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Paul C Skertich

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Alone in the dark original game was scary because you didn't know what to expect. It built high tension when some flocking bird would come out - not knowing what bird was this was scary. All the player knew was it either fight or run.

Monsters are make believe - but what if the game took real life fears and made it even worse. I mean psychologically mess them up and make them poop themselves. Do you know how many times I jumped while playing Amnesia? I watch horror movies and I laugh. I am use to people yelling and throwing stuff across the room and still be calm and collected. This one client went hay wire, realy big dude - angry as all heck. Took a steel chair and throw it at the staff working at the home I resided in long ago. The male staff shield himself good thing but got banged up hard. I wanted to ensure the female staff were safe, so I escorted them out to outside while they call 911.

Being around that enviroment makes someone kind of immuned to it. However, back to what I was saying. Imagine playing a video game that would just provoke strong emotions out of the player and I don't mean SUPER MAN either. I mean tremble in the knees, anger or sadness that we face everyday. This is why sometimes games are unrealistic. Sure, it's made to make the player God like. Okay, so, saw the character is walking down a dark hallway. No weapons at all - just walking - a dark hooded figure jumps out demanding money from him. In real life the aggressor would provoke some emotion inside the victim. What I'm saying is this - if the voice actor sounds like he's acting then the player of the game will just laugh it off. Put some real emotions behind the voice and it's a whole entire ball game.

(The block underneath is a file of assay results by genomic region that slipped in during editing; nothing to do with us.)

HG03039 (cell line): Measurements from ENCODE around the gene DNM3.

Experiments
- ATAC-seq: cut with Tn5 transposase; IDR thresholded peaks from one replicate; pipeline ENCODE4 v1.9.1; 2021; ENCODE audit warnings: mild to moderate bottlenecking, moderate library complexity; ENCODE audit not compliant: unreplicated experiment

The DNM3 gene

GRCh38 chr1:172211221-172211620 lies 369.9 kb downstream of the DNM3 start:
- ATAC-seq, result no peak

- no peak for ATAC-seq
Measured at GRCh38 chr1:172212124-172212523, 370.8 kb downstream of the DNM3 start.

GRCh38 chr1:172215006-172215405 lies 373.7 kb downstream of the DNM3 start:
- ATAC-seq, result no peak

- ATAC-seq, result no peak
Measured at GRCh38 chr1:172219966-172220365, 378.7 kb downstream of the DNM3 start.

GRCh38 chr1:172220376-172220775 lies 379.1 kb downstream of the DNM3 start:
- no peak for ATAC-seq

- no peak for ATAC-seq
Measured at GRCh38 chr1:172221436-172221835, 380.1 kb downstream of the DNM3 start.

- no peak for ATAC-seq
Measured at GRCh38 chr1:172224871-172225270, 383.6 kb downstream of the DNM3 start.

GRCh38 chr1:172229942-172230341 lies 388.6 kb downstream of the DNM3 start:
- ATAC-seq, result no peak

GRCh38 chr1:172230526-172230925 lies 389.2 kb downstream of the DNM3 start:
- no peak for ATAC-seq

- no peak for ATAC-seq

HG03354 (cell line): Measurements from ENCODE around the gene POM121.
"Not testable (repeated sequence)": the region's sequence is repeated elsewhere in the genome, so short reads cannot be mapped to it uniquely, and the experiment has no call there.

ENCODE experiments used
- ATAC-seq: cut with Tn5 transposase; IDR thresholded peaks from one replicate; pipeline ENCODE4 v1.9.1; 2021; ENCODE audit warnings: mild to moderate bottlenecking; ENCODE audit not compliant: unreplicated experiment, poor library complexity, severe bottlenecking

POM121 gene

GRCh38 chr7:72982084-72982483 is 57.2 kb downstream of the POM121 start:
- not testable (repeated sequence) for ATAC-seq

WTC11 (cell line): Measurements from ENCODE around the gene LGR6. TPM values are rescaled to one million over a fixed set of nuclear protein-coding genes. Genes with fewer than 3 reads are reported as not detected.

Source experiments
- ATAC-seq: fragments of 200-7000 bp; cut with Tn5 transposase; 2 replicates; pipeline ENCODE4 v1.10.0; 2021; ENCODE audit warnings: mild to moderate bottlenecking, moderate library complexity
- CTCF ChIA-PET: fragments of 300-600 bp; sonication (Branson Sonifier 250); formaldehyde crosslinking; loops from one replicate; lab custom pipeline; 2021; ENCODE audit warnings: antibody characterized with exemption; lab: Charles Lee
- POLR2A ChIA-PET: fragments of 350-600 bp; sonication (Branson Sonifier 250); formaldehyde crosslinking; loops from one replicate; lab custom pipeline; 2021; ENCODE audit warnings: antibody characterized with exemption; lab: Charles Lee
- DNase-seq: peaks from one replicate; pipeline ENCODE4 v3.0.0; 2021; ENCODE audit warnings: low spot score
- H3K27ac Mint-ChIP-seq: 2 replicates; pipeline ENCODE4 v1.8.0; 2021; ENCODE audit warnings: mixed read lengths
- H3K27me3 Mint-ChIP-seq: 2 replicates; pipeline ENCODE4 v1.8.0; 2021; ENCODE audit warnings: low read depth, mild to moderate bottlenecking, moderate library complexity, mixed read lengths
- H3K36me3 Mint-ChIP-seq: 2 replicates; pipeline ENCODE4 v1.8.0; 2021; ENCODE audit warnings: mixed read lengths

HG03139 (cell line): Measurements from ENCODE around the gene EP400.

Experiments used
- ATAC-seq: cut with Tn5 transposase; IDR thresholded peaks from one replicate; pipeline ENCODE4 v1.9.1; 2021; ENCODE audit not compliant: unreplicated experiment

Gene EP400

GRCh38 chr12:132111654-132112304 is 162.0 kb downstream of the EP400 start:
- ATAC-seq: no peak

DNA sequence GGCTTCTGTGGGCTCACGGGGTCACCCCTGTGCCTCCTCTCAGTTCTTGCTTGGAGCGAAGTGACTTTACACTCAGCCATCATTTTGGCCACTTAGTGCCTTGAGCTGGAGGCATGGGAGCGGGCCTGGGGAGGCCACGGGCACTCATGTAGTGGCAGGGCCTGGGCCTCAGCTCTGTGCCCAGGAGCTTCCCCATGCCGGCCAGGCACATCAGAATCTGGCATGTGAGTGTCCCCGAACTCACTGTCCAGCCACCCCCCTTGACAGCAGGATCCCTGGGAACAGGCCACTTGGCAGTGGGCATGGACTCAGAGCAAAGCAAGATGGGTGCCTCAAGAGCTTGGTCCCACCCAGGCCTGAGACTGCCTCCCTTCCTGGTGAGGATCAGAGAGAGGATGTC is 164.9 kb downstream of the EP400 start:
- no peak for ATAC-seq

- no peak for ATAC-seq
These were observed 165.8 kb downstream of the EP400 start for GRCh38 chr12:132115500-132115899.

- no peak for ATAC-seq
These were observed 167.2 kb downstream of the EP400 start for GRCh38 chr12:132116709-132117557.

This is the direction I'm heading because I feel that real emotions will provoke alot more reactions in the player.

Why was Duke Nukem Forever so silly because all Duke cared about was getting some Junk. lol! "No body takes our babes". Okay, Duke yeah - they just did, so go ahead and cry.

Real emotions = Max Payne 3 because everyone can associate with feeling down and feeling bad about themselves. Great story line.
Horrible Emotions = Larry Suite Larry Box Office Cut - just makes you wanna bust in tears from laughter. Some parts of the game - I wasn't sure where in the world was happening...One minute this woods guy is trying to make a teen soup then when the girls are safe int he cabin they do a dance. The only way to keep the bad guy away is to set Larry's hair on fire? Oh, snap that's how he got bald! Okay! I get it now! That's his father darn, okay anyways.

You see how real emotions being provoked during a game makes either fun or not fun? Amnesia made it scary fun but also scary not fun at the same time. No weapons just only forces the player to hide - great strategy because it provokes fear. ROAR! Oh, what's that? I can't see him? ROAR!" He's getting closer, there's a closet - I'm safe now!. See? It's pretty ingenious if you tell me!

What are some of your ideas on provoking a player's emotions?